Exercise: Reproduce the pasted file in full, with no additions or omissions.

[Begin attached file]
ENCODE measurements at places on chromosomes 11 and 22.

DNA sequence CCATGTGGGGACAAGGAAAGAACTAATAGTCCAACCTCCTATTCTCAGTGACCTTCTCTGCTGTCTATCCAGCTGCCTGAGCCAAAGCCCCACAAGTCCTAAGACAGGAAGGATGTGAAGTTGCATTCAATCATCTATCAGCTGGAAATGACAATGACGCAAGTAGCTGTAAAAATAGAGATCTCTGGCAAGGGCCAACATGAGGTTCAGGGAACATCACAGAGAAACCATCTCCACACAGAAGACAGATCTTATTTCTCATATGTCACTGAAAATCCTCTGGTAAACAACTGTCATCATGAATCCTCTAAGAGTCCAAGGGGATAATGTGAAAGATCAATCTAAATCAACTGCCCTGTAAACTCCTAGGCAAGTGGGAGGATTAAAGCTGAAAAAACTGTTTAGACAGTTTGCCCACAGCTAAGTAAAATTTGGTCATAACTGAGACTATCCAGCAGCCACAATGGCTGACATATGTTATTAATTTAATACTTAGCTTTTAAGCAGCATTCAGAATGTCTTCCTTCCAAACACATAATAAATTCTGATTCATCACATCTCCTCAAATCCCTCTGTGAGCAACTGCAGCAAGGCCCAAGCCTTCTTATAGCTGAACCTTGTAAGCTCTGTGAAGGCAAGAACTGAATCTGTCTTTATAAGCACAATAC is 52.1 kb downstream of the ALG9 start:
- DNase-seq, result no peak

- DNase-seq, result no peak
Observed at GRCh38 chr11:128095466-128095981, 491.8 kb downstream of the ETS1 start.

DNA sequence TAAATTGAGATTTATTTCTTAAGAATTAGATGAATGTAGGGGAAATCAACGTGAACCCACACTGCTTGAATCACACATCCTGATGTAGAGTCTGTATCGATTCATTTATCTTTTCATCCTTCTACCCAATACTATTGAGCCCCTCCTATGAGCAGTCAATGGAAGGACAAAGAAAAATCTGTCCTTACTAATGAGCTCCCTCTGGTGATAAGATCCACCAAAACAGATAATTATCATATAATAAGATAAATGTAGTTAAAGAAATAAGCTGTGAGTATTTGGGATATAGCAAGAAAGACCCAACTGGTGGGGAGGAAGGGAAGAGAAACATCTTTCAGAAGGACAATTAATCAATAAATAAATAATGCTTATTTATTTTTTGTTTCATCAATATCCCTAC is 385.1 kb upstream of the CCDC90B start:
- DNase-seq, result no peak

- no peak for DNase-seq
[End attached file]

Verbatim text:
ENCODE measurements at places on chromosomes 11 and 22.

DNA sequence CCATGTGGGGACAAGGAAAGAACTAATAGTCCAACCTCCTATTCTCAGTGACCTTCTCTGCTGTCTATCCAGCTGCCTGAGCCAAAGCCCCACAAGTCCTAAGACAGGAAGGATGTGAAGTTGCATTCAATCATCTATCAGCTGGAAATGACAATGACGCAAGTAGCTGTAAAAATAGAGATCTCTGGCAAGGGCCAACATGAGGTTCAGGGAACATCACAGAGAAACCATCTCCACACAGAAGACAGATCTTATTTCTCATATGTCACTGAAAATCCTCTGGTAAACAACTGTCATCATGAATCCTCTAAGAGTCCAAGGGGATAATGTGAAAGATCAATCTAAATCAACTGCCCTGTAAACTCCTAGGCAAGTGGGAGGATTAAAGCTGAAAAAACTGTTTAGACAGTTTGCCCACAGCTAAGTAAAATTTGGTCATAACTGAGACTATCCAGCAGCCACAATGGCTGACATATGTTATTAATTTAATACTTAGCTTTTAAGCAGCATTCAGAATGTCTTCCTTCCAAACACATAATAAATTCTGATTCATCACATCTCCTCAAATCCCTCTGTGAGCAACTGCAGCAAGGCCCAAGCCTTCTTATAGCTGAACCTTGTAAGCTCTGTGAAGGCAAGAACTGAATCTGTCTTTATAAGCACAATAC is 52.1 kb downstream of the ALG9 start:
- DNase-seq, result no peak

- DNase-seq, result no peak
Observed at GRCh38 chr11:128095466-128095981, 491.8 kb downstream of the ETS1 start.

DNA sequence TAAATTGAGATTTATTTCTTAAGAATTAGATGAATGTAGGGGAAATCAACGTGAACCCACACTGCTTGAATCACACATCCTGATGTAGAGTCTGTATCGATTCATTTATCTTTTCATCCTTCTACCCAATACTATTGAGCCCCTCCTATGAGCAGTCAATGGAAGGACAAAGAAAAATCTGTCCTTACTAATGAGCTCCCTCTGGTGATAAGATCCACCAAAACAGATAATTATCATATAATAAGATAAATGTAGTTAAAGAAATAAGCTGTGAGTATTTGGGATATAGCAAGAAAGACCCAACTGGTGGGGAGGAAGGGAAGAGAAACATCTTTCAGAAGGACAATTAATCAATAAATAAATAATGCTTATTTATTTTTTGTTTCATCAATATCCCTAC is 385.1 kb upstream of the CCDC90B start:
- DNase-seq, result no peak

- no peak for DNase-seq